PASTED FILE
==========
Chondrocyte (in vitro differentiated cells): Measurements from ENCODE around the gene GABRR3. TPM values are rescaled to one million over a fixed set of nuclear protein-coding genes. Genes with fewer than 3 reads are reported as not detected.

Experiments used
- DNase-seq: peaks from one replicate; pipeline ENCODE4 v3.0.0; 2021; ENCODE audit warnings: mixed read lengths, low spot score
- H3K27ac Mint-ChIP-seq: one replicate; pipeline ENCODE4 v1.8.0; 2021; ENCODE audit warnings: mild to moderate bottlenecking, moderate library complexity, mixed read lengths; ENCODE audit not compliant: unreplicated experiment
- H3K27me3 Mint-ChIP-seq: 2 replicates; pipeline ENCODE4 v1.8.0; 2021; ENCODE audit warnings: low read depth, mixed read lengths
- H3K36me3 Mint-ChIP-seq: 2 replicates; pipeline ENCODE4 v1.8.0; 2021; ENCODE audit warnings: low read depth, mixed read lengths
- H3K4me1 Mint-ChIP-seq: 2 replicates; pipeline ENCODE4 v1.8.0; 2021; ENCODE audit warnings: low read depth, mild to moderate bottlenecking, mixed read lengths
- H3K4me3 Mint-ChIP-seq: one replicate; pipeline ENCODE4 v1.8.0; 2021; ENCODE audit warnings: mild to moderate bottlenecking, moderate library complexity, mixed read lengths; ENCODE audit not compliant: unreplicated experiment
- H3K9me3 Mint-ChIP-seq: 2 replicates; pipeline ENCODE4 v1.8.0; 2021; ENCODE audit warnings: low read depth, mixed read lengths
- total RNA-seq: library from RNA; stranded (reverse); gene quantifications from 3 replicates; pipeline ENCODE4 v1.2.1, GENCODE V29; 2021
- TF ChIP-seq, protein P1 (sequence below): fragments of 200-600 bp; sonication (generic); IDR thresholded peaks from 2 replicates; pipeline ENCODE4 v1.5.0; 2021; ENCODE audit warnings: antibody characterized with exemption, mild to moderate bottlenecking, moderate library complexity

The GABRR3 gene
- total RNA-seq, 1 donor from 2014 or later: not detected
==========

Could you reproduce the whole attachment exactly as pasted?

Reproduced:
Chondrocyte (in vitro differentiated cells): Measurements from ENCODE around the gene GABRR3. TPM values are rescaled to one million over a fixed set of nuclear protein-coding genes. Genes with fewer than 3 reads are reported as not detected.

Experiments used
- DNase-seq: peaks from one replicate; pipeline ENCODE4 v3.0.0; 2021; ENCODE audit warnings: mixed read lengths, low spot score
- H3K27ac Mint-ChIP-seq: one replicate; pipeline ENCODE4 v1.8.0; 2021; ENCODE audit warnings: mild to moderate bottlenecking, moderate library complexity, mixed read lengths; ENCODE audit not compliant: unreplicated experiment
- H3K27me3 Mint-ChIP-seq: 2 replicates; pipeline ENCODE4 v1.8.0; 2021; ENCODE audit warnings: low read depth, mixed read lengths
- H3K36me3 Mint-ChIP-seq: 2 replicates; pipeline ENCODE4 v1.8.0; 2021; ENCODE audit warnings: low read depth, mixed read lengths
- H3K4me1 Mint-ChIP-seq: 2 replicates; pipeline ENCODE4 v1.8.0; 2021; ENCODE audit warnings: low read depth, mild to moderate bottlenecking, mixed read lengths
- H3K4me3 Mint-ChIP-seq: one replicate; pipeline ENCODE4 v1.8.0; 2021; ENCODE audit warnings: mild to moderate bottlenecking, moderate library complexity, mixed read lengths; ENCODE audit not compliant: unreplicated experiment
- H3K9me3 Mint-ChIP-seq: 2 replicates; pipeline ENCODE4 v1.8.0; 2021; ENCODE audit warnings: low read depth, mixed read lengths
- total RNA-seq: library from RNA; stranded (reverse); gene quantifications from 3 replicates; pipeline ENCODE4 v1.2.1, GENCODE V29; 2021
- TF ChIP-seq, protein P1 (sequence below): fragments of 200-600 bp; sonication (generic); IDR thresholded peaks from 2 replicates; pipeline ENCODE4 v1.5.0; 2021; ENCODE audit warnings: antibody characterized with exemption, mild to moderate bottlenecking, moderate library complexity

The GABRR3 gene
- total RNA-seq, 1 donor from 2014 or later: not detected